Select Committee not a threat to security, ensures people’s right to know – PSC members

Two key members of the Parliamentary Select Committee (PSC) investigating the Easter Sunday bombings today defended the now-controversial decision to open the Committee’s proceedings to the media.

Speaking in their personal capacity, parliamentarians Dr. Jayampathi Wickremeratne and Prof. Ashu Marasinghe told journalists at Temple Trees this afternoon (31) that airing the proceedings on live television has in no way compromised national security or the safety of intelligence officers.

Explaining that the PSC was established using the Right to Information (RTI) Act with its various exemptions as a blueprint, Dr. Wickremeratne said that similar safeguards were firmly in place to ensure that no information detrimental to national security would be revealed at the Committee’s public hearings.

“For the Select Committee, we set the bar even higher. Any information that is deemed prejudicial to national security – not just undermine it, but also prejudicial to national security – we took a decision to not air it. But, of course, any testimony would be recorded,” he said.

Prof. Marasinghe noted that the two defence officials who testified last week, namely Former Deputy Inspector General (DIG) and State Intelligence chief Sisira Mendis and Secretary to the Defence Ministry Shantha Kottegoda, were very senior and competent individuals who knew better than to discuss sensitive matters on camera.

In any case, he said, the two officials had been reassured that any matter they were not comfortable discussing in front of the media, they could withhold for a later date.

“We also requested the media to use unedited versions of the proceedings, lest it be misinterpreted,” he said. Dr. Wickremeratne, meanwhile, said a request for a broadcast delay, too, had been made from the electronic media providing live coverage of the proceedings.

“We instructed the witnesses to not to reveal anything that’s detrimental to national security. In fact, the Defence Secretary said a few times that he wished to speak separately. If needed, we’ll decide to question them without the media’s presence later,” said Dr. Wickremeratne.

The live telecast on Sri Lanka Telecom’s Peo TV service, however, did end abruptly around 1.00pm. Dr. Wickremeratne said they have yet to receive an explanation for this.

Using examples of transparent public hearings on matters of state intelligence in Western democracies, both Dr. Wickremeratne and Prof. Marasinghe insisted that not a single piece of information, nor the identity of on-the-field intelligence officers were revealed at the proceedings.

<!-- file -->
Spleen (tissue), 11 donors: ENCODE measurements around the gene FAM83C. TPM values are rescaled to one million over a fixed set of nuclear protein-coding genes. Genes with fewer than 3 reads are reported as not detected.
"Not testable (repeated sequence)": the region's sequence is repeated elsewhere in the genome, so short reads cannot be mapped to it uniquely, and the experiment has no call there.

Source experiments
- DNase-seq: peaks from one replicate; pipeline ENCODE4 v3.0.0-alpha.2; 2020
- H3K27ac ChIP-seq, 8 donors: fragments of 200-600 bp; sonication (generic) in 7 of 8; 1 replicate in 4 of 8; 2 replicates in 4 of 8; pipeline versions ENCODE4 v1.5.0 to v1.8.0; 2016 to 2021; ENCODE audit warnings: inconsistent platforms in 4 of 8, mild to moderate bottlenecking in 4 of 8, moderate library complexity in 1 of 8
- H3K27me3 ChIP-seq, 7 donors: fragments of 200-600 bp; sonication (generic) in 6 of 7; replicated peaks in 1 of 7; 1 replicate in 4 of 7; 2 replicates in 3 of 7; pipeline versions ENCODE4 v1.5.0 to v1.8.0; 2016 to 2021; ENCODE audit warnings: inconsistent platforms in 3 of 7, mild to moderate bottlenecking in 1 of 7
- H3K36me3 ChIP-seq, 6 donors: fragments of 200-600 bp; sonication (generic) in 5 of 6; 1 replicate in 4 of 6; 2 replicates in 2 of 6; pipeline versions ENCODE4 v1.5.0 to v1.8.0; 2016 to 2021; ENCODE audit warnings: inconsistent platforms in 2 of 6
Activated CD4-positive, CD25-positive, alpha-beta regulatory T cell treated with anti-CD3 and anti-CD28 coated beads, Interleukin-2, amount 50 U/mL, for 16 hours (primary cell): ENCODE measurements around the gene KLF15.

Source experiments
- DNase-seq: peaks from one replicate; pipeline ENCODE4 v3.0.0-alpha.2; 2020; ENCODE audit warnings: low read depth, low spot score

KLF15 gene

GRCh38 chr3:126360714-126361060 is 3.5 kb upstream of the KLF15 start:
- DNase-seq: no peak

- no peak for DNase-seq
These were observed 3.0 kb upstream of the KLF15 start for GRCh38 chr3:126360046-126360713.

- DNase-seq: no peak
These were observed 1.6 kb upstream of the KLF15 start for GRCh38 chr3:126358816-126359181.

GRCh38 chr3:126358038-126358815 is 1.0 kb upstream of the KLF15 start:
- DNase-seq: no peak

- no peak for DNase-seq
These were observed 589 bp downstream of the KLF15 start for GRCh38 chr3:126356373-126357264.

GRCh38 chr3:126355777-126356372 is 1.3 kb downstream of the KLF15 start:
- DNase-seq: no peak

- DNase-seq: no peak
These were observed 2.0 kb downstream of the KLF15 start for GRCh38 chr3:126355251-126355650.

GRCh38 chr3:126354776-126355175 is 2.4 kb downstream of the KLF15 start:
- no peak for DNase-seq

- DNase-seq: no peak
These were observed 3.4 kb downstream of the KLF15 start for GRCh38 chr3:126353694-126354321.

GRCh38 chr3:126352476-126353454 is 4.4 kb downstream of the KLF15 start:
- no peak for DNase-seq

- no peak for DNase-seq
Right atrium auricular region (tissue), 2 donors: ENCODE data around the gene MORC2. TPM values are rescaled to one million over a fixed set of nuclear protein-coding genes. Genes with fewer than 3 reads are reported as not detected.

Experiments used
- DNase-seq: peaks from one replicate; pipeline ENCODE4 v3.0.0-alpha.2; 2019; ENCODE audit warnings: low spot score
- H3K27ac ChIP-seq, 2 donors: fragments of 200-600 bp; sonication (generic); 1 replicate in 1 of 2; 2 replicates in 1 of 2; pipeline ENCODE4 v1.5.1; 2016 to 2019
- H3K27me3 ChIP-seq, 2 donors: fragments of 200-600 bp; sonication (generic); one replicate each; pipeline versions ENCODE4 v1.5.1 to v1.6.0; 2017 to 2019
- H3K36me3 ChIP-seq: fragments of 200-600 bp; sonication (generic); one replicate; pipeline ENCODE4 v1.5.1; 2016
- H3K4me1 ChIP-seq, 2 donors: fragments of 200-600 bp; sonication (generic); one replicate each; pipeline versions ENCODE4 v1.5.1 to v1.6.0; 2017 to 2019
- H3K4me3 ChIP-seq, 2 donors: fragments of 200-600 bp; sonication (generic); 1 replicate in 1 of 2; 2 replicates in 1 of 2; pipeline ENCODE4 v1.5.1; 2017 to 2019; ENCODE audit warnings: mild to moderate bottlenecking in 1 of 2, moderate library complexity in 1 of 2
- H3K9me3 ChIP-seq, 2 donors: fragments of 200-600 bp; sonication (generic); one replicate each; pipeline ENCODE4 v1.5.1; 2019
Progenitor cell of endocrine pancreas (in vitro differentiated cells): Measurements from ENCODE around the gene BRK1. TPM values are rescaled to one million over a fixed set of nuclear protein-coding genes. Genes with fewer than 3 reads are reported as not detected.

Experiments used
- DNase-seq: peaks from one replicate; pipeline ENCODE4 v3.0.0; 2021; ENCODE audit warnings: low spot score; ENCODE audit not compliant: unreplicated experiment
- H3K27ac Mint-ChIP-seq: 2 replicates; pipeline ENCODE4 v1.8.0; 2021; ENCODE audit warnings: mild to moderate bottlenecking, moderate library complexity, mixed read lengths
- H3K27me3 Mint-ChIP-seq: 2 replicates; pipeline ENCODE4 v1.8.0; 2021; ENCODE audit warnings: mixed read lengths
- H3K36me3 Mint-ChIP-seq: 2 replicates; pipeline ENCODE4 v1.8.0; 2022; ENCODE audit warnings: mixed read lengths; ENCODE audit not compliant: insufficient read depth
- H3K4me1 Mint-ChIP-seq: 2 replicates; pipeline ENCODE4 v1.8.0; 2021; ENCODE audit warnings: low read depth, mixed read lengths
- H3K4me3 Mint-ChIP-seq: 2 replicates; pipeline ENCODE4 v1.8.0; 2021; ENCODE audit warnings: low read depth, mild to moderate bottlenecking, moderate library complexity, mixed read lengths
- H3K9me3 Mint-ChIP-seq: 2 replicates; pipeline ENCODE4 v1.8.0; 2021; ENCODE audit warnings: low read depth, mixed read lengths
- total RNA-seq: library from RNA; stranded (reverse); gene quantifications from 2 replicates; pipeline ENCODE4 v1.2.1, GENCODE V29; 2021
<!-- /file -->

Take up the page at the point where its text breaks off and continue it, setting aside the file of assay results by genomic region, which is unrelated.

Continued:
“The whole country knows who heads the intelligence services. There are thousands of intelligence operatives. No one needs to know who they are or what they do. If a question arose in the proceedings as to who is in charge of intelligence gathering in Kattanunkudy, for example, we won’t allow that information to be exposed,” said Dr. Wickremeratne.

The two lawmakers also questioned the Joint Opposition’s decision to not participate in the proceedings, considering they themselves had signed off on the PSC.

“If it is true that intelligence had already available prior to the attack and it turned out that officials had not carried out their duty, revealing that before the committee is not detrimental to national security. In anything, it strengthens it,” said Dr. Wickremeratne.

“National security and intelligence have become buzzwords. Some politicians believe that these two areas are a domain exclusive to them and that they alone are the authority on them,” said Prof. Marasinghe, questioning the motives of Opposition politicians critical of the decision to open the PSC proceedings to the media.

Opposition politicians have no right to take away people’s right to know, Prof. Marasinghe further said, adding that leaders should put the country above party politics.

Reiterating that anyone testifying has the option of giving separate statements away from the glare of the media, Dr. Wickremeratne said the PSC exists to ensure the people’s right to know.

“We will not allow even the smallest chance for our national security or intelligence services to be compromised. We denounce with disgust the politically motivated pronouncements of some. We are committed to ensuring the public’s right to know,” he said.

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